Aucklanders and Queenslanders are among the highest viewers of Northland properties, with investors who took a back step during the lockdown now competing with first home buyers in the region.
Northland's average house price jumped by nearly 3 per cent to sit at $715,777 in August and the most popular areas searched were Kerikeri, Mangawhai, Russell, Waipū and Paihia.
Figures supplied by realestate.co.nz show of the 122,615 viewings for Northland properties in the 90 days to September 2, 62,500 or just over 51 per cent were Aucklanders.
Second on the search list were Queenslanders at nearly 5000 viewings, Waikato 4400, and New South Wales 4300.
A further 3500 came from Wellington, 3300 from England, 3200 from Bay of Plenty, 2900 each from Canterbury and Victoria, and 1700 from Western Australia.
Realestate.co.nz has about 97 per cent of all properties listed for sale in New Zealand.
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Tom Clarkson moved his family from Auckland to Whangārei in December last year for a more appealing lifestyle and reckons he should have made the move years ago.
He works in a local school while his wife, who worked as an anaesthetic technician in Auckland, managed to land a similar job at the Kensington Hospital.
The couple sold their house on One Tree Hill in the mid $700,000s and bought one in Kamo for mid $600,000 which is three times bigger than they had in Auckland.
"The thing that most appealed to us was the lifestyle. There's so much time here compared to being stuck in traffic in Auckland so the quality of life has improved.
"We are making the most of the beautiful beaches and surroundings that Whangārei has to offer.
"I feel like I should have moved up here years ago. Whangārei is an up and coming town where I've met a lot of young families who are in a similar situation as me," Clarkson said.
He said while he was happy working as a deputy principal in the City of Sails and reluctant to move, his decision to live in Whangārei was to improve the quality of life and increase family time.
"The cost of childcare is substantially less up here and it's also so much quicker to do things anywhere in Whangārei in 10 minutes whereas in Auckland, a 10-minute job can take an hour," he said.
As an educator, Clarkson said it was very exciting when thinking about planning a local curriculum and the abundance of authentic learning opportunities that were available within our community.
Figures show that although 66 per cent of the viewers did not enter a price range, most of those who did were looking to buy for up to $500,000.
There were 919 residential properties for sale in Northland last month, which was down 30 per cent year-on-year— the third biggest drop after Taranaki and Marlborough.
OneRoof.co.nz editor Owen Vaughan said viewers from Queensland and New South Wales were likely to be ex-pat Kiwis keen to either return home or invest in Northland properties.
"Over the past month, we've seen a return to the market by investors and although Aucklanders are still having a significant impact in the Northland housing market, they are probably looking at the upper price bracket and in areas like the Bay of Islands.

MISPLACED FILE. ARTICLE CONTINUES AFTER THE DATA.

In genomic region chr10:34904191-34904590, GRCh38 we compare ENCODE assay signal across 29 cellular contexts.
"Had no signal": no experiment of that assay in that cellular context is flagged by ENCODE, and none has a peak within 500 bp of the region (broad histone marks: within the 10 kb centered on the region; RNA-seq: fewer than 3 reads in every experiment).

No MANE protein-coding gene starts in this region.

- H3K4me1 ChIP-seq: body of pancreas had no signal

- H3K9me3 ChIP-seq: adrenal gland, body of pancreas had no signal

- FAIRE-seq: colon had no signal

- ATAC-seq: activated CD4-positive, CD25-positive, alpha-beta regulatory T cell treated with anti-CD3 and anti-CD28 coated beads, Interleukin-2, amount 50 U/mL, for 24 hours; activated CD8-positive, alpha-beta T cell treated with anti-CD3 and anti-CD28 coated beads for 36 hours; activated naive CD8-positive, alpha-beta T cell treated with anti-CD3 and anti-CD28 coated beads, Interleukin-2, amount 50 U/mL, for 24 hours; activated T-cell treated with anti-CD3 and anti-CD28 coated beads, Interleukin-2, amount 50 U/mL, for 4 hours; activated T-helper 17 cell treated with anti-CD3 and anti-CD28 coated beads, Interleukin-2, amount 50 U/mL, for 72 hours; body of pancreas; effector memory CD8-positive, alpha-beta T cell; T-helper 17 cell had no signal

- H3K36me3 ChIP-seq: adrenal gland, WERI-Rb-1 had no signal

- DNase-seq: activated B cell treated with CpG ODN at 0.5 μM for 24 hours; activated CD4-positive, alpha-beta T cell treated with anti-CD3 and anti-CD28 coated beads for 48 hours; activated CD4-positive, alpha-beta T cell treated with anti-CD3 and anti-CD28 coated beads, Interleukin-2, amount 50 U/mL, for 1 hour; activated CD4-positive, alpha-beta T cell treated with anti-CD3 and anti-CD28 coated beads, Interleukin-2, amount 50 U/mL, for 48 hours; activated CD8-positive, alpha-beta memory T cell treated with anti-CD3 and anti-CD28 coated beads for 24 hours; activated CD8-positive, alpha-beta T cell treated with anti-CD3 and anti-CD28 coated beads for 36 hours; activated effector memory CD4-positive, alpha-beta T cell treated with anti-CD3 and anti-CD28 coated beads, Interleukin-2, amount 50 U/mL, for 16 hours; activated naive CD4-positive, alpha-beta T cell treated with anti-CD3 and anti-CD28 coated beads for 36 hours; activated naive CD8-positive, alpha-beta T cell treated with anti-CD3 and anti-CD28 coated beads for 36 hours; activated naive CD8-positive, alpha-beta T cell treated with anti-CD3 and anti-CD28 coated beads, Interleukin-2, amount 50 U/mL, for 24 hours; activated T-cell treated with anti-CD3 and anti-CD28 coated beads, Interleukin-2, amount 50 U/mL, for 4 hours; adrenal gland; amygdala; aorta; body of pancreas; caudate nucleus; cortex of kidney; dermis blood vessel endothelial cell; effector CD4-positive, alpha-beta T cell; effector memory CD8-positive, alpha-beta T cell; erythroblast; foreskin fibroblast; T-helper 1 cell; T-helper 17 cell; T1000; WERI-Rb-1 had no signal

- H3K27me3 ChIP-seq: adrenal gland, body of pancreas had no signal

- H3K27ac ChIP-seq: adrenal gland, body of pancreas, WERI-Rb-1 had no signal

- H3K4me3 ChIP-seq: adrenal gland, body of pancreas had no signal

"With investors now back in the market, the fear for first home buyers is they'll be squeezed out because they don't have the buying power that investors have," Vaughan said.
He said there was a good amount of buyer interest in places like Kerikeri— a sentiment echoed by Barfoot and Thompson branch manager Hayden Clark.
"There's a lot of urgency at the moment. A lot of the high-end spec houses that were sitting around and typically quite a tough sell have started to sell.
"We've had several of them under contracts and one of them was a spec house that was advertised at $1.2 million and it sold at the asking price with a triple multi offer. Before Covid-19 it had been on the market for about six months without any real genuine inquiry."
While about 50 per cent of buyers are still locals, the town has noticed the absence of Auckland buyers recently due to level 3 restrictions which, he said, have also kept visitor accommodation full in Kerikeri and nearby Paihia through winter.
Realestate.co.nz spokeswoman Vanessa Taylor said several factors were driving an increase in asking prices across regional New Zealand.
"I suspect that low-interest rates and the removal of LVR restrictions earlier this year are enabling more people to enter the property market. Plus, many Kiwis are still returning home because of Covid-19 so I don't think there is a shortage of buyers in New Zealand right now."
"As we have seen in the cramped rental market, everyone needs somewhere to live. Given our country's long-term housing shortage, I expect demand will remain high with both owner-occupiers and investors looking to achieve their property goals."
With the national housing shortage not getting better and with all-time stock lows in nearly half of our regions, Taylor said buyers across the country had less choice than ever in August.
For more property news and listings go to oneroof.co.nz